The problem with manned space exploration is that it's generally a bad idea. And I don't say that from a public vs private space exploration standpoi

          • The problem with manned space exploration is that it's generally a bad idea.

            That depends entirely on what your actual goals of space exploration are. I support both manned and unmanned space exploration, but for two entirely different reasons. Robotic missions are best for long range exploration and scientific discovery. Naturally, you can cut many, many expenses when you don't have to support a human life, or have to worry about a return voyage.

            I want humans going into space for perhaps less logical reasons: an innate desire to explore and settle the universe. One could also a

            • by djinn6 ( 1868030 )
              Human colonization of space is meaningful because it's redundancy. If earth ever gets wiped out somehow, we have backups.
        • The whole "public vs. private", socialism vs. capitalism debate is a big red herring when it comes to launch services. Because:

          1) Most spacecraft are already built by private companies, either in part or nearly in whole; and 2) New private startups are offering far lower prices than the old traditional providers.

          It's idealism vs. pragmatism. I don't care what ideology you have; new companies like SpaceX are vastly undercutting NASA and its traditional private partners (Boeing, Lockheed, etc).

          Even though they are all building rockets doesn't mean they are trying to achieve the same thing. NK builds their rockets on a shoestring budget and sometimes they even manage to complete a flight path, quite a successful program for their purposes. NASA, the Air Force, and the various Spy agencies asked Being and Lockheed to build rockets that are reliable as possible and that's what they got, at eye watering costs of course. SpaceX and the new breed see a whole new type of a business plan, one where they

      • by angel'o'sphere ( 80593 ) on Thursday May 11, 2017 @09:31AM (#54399221) Journal

        Historically, it's been the case with nearly all "public" infrastructure outside of communist countries that private companies, plan it, design it, organize short-term financing for it, build it, maintain it.
        That is completely wrong.

        Historically nearly all infrastructure in Europe was state owned (Railways, Telephon, Roads, Water distribution, Gas distribution, Electric Grids, Post/Mail, Power Plants etc.)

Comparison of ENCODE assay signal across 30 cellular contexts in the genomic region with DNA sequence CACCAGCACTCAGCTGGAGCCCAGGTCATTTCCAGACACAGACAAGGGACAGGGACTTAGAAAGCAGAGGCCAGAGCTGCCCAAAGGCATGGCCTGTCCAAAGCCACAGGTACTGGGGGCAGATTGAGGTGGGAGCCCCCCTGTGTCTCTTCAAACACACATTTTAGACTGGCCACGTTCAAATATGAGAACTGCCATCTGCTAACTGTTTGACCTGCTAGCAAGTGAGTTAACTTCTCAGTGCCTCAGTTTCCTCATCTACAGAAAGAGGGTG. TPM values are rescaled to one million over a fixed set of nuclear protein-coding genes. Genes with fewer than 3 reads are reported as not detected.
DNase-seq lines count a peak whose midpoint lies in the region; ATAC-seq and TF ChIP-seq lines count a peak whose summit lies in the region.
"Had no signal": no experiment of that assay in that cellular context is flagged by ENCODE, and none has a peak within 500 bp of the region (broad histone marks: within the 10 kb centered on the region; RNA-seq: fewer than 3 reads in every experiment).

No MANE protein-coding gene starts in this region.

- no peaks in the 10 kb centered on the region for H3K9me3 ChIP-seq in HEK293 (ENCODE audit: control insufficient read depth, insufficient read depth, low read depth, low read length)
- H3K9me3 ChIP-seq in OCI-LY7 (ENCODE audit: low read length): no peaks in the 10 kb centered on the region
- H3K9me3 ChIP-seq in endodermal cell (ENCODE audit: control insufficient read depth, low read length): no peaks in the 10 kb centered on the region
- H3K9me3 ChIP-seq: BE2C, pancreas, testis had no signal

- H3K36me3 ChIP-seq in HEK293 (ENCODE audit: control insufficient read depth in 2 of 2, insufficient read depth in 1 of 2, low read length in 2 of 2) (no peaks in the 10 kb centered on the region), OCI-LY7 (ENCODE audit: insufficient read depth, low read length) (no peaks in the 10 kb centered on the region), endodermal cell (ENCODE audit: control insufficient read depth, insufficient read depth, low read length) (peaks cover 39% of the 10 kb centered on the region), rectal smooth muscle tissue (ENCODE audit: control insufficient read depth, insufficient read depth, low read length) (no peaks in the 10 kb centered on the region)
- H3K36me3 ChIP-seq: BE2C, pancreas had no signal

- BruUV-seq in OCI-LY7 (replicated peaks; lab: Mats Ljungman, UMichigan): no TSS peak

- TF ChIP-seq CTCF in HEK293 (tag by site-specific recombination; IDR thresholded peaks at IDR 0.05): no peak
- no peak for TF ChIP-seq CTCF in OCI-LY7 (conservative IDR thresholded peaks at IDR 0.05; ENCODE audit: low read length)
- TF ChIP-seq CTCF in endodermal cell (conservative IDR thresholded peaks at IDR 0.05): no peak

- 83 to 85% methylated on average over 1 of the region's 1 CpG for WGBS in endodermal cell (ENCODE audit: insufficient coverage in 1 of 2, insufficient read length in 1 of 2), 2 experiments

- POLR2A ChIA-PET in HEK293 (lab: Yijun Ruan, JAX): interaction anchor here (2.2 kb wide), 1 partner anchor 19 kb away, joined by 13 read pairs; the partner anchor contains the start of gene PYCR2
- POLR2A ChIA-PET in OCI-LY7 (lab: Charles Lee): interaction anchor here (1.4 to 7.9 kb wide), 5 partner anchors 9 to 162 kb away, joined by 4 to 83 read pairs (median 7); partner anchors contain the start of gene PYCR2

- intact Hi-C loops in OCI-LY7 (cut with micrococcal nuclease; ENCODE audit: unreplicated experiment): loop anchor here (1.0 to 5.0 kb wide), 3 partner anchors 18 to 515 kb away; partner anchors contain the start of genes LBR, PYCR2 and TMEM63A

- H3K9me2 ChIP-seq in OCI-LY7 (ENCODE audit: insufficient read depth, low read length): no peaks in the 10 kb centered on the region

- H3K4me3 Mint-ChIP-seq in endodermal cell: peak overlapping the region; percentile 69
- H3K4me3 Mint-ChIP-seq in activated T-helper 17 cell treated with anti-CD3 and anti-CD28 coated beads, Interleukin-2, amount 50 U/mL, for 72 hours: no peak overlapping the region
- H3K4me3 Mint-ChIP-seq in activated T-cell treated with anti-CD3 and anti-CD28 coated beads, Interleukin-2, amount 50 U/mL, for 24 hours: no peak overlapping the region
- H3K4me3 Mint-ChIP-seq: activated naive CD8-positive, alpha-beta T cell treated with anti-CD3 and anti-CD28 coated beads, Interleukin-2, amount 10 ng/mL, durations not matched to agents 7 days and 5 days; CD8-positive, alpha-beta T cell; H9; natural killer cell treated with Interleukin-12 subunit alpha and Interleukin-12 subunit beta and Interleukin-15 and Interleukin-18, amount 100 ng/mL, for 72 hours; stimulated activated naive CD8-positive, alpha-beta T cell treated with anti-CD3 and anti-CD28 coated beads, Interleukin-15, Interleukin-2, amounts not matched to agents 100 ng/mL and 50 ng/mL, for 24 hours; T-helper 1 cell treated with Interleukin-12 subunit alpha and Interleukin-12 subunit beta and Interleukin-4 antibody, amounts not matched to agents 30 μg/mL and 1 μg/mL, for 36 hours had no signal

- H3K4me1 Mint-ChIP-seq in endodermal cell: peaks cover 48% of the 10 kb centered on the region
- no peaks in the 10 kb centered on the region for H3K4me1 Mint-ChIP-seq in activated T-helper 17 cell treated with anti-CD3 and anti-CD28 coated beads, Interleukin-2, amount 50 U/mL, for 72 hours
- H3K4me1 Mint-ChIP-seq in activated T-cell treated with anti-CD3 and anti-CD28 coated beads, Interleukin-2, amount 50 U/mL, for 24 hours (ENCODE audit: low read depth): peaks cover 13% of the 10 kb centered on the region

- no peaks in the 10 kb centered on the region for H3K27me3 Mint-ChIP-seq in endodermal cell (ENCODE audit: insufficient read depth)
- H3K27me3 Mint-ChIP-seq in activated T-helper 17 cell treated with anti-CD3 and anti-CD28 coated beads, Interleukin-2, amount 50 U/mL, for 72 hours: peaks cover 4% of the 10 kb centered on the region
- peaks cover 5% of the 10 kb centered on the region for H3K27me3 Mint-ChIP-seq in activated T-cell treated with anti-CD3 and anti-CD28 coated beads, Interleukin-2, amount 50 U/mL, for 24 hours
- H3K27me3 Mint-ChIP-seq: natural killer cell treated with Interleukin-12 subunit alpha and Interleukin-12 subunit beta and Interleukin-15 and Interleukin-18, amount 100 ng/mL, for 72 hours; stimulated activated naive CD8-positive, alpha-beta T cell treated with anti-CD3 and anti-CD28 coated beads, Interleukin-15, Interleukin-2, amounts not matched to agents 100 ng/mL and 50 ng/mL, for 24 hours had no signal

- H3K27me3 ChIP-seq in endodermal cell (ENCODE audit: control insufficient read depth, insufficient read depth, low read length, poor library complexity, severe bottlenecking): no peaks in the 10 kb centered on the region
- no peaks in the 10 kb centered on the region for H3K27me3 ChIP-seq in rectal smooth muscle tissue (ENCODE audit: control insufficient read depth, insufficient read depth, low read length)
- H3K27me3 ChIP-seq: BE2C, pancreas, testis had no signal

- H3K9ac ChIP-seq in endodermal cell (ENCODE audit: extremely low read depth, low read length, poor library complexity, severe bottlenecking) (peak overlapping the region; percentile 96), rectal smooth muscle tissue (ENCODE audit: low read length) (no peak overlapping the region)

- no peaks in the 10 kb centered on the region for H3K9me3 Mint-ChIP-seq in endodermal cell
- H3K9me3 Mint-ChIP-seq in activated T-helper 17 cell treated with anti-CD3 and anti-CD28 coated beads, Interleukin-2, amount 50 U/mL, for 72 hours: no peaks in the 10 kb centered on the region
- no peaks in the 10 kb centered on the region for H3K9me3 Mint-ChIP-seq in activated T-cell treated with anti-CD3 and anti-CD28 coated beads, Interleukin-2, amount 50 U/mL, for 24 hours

Since the mid 1990s most European countries started to privatize parts of the infrastructure. Some countries with success, some failed misserable in certain areas, e.g. the British railway system.

        E.g. the French Power Company is still 85% state owned.

        • by slew ( 2918 )

          Sigh... I think people need to study history more.

          Let's just take German railway history as an example. Please google the Deil Valley Railway Company (one of the first joint stock companies in Germany). It wasn't until later that railway operation like these were taken over by the Bergisch-Markisch Railway Company and only later these private enterprises were nationalized by the the Prussian State Railway.

          Nearly all the other public works in Europe have a similar history, sure they belong to the governmen

          • by slew ( 2918 )

            And lest we leave out the "post office", please read this wiki entry on the Thurn-und-Taxis Post [wikipedia.org]. This was a private company. Nearly all german states still continued to contract with this company to handle postal service after they were finally given the right to create their own postal service. Eventually this was nationalized by Prussia as well.

            In contrast, in the USA, the postal service has been a government monopoly from the get-go.

            I think people's general observation about the government owning ever

            • Obviously we are talking about times when "socialism" was a word to recon with.

              Why you bring up "private companies" especially companies run by nobility before even a democratic and socialist regime exists is beyond me.

      • by dbIII ( 701233 )

        and inevitably foots most of the bill

        That's kind of the core issue on whether a project goes ahead or not mister market forces.
        An invisible hand is not getting us to Mars just as it didn't get Columbus to America.

      • Call me a communist if you need to, but I'd rather not see something as important in humanity's future as space exploration in *exckusively* private hands.

        You are absolutely right. Right now, spece exploration is exclusively in private hands. That is because public sector funds are not being spent on manned space exploration. Look at all that (zero) progress.

        On the other hand, the private sector is obviously more efficient in developing ways of making a profit than government. So, why not let the government offload non-useful enterprises like the ISS to the private sector? Let the private sector develop commercial infrastructure to sustain the ISS (for

    • by gtall ( 79522 )